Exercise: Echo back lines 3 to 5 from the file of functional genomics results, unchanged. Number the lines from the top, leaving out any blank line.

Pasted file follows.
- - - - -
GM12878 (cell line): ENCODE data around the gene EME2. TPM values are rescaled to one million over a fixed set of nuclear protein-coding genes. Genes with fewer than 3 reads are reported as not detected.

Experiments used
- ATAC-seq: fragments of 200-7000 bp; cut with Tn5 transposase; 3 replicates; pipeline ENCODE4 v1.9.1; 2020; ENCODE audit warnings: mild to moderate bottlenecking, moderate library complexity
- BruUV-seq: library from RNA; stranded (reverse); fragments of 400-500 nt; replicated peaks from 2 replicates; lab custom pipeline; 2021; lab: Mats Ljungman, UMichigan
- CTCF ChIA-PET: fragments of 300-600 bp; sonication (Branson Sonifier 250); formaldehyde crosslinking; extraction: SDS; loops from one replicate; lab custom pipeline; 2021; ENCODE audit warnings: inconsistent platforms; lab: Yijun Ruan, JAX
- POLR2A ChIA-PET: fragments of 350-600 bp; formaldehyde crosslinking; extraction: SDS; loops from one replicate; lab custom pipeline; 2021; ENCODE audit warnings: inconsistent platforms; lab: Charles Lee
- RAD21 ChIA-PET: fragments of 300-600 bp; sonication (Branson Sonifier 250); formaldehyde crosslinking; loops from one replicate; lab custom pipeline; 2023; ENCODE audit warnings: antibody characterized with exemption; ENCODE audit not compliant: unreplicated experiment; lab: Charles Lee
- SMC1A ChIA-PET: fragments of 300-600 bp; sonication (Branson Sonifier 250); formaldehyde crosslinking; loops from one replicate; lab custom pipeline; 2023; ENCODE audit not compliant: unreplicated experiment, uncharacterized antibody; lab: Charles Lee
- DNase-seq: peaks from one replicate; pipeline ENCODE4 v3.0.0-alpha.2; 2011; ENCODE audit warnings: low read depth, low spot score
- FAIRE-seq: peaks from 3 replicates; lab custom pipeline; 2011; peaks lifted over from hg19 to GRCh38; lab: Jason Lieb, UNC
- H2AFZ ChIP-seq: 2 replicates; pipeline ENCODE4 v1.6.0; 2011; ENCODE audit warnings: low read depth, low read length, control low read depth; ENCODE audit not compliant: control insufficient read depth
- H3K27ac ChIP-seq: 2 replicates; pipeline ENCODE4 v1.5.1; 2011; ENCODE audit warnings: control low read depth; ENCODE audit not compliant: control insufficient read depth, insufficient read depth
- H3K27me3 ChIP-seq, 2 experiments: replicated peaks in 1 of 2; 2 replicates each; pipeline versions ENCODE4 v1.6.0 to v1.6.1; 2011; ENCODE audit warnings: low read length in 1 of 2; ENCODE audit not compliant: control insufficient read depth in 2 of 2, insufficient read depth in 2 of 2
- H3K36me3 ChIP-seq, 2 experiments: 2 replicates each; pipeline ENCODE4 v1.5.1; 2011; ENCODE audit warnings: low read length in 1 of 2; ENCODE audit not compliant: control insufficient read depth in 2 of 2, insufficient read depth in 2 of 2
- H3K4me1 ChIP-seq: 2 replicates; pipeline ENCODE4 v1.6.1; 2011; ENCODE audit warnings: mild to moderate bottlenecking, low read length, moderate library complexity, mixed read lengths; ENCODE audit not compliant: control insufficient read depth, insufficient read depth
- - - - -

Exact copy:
- ATAC-seq: fragments of 200-7000 bp; cut with Tn5 transposase; 3 replicates; pipeline ENCODE4 v1.9.1; 2020; ENCODE audit warnings: mild to moderate bottlenecking, moderate library complexity
- BruUV-seq: library from RNA; stranded (reverse); fragments of 400-500 nt; replicated peaks from 2 replicates; lab custom pipeline; 2021; lab: Mats Ljungman, UMichigan
- CTCF ChIA-PET: fragments of 300-600 bp; sonication (Branson Sonifier 250); formaldehyde crosslinking; extraction: SDS; loops from one replicate; lab custom pipeline; 2021; ENCODE audit warnings: inconsistent platforms; lab: Yijun Ruan, JAX